COVER STORY: EL MIRAGE SCRAPBOOK
Lakes racing as it looked in 1948.
If hot rod culture was born in Southern California, then it developed out in the desert wastes about 100 miles northeast of Los Angeles. El Mirage was one of several dry lakebeds in the vast Mojave Desert that had served as venues for the prewar timing meets held by the SCTA and the Russetta Timing Association. Starting in 1947, all meets were held there, and the dry lake became a magnet for hot rodders and car clubs from all over the west. Kind of like a hot rodder’s Burning Man festival, this large group of people would show up in the middle of nowhere and bring with them their creations. Much smoke, dust, and loud noise would ensue. Many who were present were famous or would become famous names in motorsports and the world of aftermarket speed equipment.
The following images were taken by Lee Hammock. He is a wellknown and respected member of the Central Coast racing community who was there in the early days of hot rodding. A member of the Santa Barbara Acceleration Association, Hammock raced on the first dragstrips in the country, and had a long career building and racing all kinds of cars on all kinds of tracks, including quite a few Bonneville Speed Weeks. One weekend in April 1948, Hammock and three or four friends piled into his 1937 Chevrolet coupe to witness the SCTA meet at El Mirage. Fortunately for us, he took his camera with him.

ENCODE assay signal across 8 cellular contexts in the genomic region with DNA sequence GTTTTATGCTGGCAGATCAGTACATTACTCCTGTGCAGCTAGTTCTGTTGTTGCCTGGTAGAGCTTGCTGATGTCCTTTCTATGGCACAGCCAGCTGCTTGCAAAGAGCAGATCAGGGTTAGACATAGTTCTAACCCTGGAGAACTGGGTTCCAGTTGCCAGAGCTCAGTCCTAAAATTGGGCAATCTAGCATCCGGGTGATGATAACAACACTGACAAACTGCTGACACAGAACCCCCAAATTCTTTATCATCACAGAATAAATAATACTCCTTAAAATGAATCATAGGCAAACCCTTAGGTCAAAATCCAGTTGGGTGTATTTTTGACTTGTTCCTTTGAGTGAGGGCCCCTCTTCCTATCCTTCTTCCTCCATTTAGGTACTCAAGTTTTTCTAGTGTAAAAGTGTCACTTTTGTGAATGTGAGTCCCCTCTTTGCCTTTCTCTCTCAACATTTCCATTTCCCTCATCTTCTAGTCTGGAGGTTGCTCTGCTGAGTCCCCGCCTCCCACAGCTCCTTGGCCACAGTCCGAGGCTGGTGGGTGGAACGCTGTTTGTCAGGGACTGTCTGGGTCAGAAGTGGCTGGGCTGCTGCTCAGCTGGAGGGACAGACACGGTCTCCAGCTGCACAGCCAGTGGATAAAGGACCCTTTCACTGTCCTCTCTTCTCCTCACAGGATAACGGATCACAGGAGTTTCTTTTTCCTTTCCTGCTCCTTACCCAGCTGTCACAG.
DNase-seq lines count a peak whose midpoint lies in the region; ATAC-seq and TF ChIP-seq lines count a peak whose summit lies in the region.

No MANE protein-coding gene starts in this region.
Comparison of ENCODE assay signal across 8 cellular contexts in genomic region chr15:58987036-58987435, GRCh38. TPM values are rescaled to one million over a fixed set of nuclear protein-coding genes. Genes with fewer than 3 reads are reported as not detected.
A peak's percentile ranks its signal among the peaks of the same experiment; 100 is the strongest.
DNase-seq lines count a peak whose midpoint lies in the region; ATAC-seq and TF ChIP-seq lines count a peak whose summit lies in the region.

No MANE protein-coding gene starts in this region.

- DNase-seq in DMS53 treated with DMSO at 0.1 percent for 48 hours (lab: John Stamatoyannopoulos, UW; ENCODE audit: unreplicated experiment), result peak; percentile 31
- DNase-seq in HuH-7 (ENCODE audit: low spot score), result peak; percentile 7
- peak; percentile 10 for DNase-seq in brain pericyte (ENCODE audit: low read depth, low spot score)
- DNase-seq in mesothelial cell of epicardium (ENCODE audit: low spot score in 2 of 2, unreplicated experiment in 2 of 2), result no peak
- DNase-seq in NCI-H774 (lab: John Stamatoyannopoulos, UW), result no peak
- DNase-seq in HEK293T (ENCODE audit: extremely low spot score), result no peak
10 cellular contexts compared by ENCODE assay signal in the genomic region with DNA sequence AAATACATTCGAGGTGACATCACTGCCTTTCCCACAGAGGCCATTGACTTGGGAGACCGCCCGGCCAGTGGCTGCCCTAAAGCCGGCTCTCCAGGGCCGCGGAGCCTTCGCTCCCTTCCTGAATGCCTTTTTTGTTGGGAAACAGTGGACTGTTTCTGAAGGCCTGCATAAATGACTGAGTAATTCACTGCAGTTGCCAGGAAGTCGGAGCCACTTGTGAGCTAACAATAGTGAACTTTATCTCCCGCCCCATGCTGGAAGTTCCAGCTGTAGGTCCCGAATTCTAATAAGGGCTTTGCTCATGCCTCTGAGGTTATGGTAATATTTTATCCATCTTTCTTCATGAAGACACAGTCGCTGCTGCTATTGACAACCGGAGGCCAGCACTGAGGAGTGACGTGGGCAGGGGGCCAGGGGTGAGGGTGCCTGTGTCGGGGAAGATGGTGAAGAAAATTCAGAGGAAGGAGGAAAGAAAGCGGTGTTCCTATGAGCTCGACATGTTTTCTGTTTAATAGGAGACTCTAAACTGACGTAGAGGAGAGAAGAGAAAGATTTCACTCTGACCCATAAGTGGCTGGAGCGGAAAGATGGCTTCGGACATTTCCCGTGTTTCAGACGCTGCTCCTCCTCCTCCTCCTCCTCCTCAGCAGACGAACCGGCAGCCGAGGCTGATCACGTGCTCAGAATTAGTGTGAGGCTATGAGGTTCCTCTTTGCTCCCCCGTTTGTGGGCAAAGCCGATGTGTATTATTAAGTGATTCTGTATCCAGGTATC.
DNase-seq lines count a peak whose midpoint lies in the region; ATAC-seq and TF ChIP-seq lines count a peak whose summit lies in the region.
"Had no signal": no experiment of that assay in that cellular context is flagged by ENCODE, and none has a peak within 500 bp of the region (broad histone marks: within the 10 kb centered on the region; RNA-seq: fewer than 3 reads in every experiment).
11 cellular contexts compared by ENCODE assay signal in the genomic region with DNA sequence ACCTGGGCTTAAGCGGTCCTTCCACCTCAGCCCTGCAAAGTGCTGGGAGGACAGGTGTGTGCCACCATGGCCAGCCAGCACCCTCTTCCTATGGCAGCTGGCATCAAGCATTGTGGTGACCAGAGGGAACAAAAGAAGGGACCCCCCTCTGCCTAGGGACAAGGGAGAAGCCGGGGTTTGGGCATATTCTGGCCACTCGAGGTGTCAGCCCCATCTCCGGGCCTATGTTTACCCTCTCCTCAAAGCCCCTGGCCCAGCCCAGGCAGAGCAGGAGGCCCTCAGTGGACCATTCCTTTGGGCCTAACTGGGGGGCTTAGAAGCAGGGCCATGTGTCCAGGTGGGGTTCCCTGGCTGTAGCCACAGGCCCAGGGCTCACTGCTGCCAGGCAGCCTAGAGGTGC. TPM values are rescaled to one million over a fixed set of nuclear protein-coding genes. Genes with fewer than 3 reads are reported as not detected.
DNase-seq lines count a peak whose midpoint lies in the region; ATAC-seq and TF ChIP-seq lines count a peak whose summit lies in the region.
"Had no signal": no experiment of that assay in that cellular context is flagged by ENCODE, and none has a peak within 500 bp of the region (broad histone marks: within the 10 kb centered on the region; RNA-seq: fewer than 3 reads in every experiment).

Our thanks to Hammock for his generously providing the images used in this article.
> Lee Hammock’s images from El Mirage on an April weekend in 1948 are a true Wayback Machine, transporting us to the immediate postwar era of hot rodding and dry lakes racing.